Category: TV trivia
'Why,' I asked her, 'if you like Sex and the City so much don't you like Cutting It?' I suppose I could reverse the question: why do I love Cutting It but detest - in that 'I detest it but watch it' way - SATC?
Superficially, the series have a lot in common. Both are female-orientated, with strong female casts and a predominantly female audience. Both centrally concern relationships, romance and sex. And the central drama in both is strikingly similar: the Big/ Barishnikov/ Carrie love triangle is doubled in Cutting It by the Allie/ Finn/ Gavin relationship.
And yet, in the end, the differences obviously outweigh the points of connection.
Part of this is down to SATC's consumer porn. To the trained eye of the fashionista (i.e. not mine), SATC is so much more sumptuous than the relatively dowdy Cutting It. (This is perhaps reversed by the relative appeal to men of the leading characters in each; as Penman so sagely observed way back when, all of the Sex harridans are repulsive. In the war of the Sarahs, give me Parish over Parker any day of the week!)
Also, and related to this, Cutting It keeps it local whereas SATC flaunts its cosmopolitanism (and its Cosmopolitanism). Cutting It is resolutely local, provincial, whereas SATC was all New York deracinated and internationalist.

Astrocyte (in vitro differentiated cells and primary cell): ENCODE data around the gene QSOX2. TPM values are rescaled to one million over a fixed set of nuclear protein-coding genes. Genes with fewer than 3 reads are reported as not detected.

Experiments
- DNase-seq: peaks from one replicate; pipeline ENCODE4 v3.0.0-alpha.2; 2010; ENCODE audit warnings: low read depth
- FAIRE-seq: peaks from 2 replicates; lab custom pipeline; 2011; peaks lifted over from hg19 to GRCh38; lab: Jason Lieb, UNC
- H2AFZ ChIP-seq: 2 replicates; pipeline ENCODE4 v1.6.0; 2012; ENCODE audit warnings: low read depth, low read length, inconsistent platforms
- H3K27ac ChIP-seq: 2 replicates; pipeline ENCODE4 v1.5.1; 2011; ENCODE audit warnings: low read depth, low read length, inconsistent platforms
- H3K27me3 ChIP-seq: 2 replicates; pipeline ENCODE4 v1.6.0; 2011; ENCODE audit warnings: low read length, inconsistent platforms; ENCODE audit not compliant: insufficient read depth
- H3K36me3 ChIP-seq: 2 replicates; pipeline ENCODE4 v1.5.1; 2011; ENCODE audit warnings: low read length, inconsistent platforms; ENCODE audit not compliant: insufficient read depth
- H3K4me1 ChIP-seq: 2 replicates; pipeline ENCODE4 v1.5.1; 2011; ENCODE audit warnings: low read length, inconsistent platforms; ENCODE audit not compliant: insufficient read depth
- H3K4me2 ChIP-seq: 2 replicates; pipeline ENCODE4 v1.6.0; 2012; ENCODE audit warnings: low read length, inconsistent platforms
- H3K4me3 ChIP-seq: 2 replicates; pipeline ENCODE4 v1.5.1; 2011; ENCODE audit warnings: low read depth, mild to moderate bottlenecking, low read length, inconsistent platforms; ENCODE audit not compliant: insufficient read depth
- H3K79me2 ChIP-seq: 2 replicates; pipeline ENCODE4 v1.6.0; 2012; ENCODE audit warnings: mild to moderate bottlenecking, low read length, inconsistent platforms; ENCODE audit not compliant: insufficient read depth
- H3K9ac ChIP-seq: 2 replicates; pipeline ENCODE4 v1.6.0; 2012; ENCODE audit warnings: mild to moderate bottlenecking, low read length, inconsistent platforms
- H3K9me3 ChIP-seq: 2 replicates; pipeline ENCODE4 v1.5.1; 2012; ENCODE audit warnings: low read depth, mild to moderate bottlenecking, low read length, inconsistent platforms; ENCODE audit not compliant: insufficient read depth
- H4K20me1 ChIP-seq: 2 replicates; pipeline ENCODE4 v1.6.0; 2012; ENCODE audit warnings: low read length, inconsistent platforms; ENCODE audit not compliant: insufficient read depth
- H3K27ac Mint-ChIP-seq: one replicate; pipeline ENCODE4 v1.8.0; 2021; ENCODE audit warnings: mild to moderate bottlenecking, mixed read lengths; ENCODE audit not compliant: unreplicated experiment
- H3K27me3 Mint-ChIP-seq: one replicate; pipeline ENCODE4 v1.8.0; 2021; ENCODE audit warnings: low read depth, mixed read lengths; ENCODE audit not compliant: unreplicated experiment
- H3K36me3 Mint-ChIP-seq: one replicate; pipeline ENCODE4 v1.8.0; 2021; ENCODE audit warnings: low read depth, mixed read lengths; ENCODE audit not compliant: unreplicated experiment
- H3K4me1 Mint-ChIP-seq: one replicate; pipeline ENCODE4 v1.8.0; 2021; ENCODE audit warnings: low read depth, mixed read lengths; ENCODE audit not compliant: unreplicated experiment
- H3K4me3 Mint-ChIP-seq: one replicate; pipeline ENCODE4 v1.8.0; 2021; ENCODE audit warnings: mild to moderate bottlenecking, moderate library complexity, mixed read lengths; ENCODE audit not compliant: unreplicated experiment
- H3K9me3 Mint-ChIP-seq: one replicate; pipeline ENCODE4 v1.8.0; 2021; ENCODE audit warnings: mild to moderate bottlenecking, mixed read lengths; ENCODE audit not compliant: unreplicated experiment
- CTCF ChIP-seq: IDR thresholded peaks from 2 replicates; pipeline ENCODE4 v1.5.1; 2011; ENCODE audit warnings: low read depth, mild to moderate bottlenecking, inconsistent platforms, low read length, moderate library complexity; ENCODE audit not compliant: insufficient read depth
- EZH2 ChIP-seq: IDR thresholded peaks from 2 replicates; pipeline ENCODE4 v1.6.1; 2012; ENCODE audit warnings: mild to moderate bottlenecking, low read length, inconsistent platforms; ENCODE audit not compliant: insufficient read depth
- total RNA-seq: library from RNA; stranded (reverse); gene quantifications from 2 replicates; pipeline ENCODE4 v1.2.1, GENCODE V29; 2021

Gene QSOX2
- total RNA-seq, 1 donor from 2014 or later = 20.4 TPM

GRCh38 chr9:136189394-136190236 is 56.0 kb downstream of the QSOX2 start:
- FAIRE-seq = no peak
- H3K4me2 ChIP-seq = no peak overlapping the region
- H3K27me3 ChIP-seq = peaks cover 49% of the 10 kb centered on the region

And this leads onto the third and most important difference: rootedness. In Cutting It, the theme is the past; its inescapability, the way it will come back to take its revenge upon you, the way you are condemned to repeat it. This was one of the points to emerge from the reverse Great Expectations plot of Gavin's 'outing' this week as the child of a bourgeois family. 'Bullshit', Ruby said, is a 'time bomb'. It will go off in the end, just as roots can only be dyed for so long. By contrast, SATC was all about new starts, about the lack of a past. What do we know of Carrie, Samantha et al's early - presumably pre-NYC - lives? What we do know of their parents? In SATC, family history is excised as neatly as split ends, cut off and swept away, whereas in Cutting It, family history, with all its shadows, secrets, compromises, comforts and commitments, is the net (at once supportive and constricting) that all the characters must negotiate. (Even if the family is not genetic; one of the other themes of this week's episode). In SATC, the problem was: do I start a family or not? In Cutting It, the problem is belonging to a family.
It's impossible not to see this as an English versus an American thing. America, with a future but no past; England, with a past and no future. America, brimming over with possibility, where the sheer blankness of the future, the superfluity of territory, the excess of options are the issue ('how can I possibly choose?'). The terror in SATC was hence of closing down possibilities, of acquiring a past. In Cutting It, the fear (cf Darcy's terror that her life might have been fixed and set before her birth) is of never being able to leave the past ('there is no choice').Posted by mark at May 19, 2004 05:37 PM | TrackBack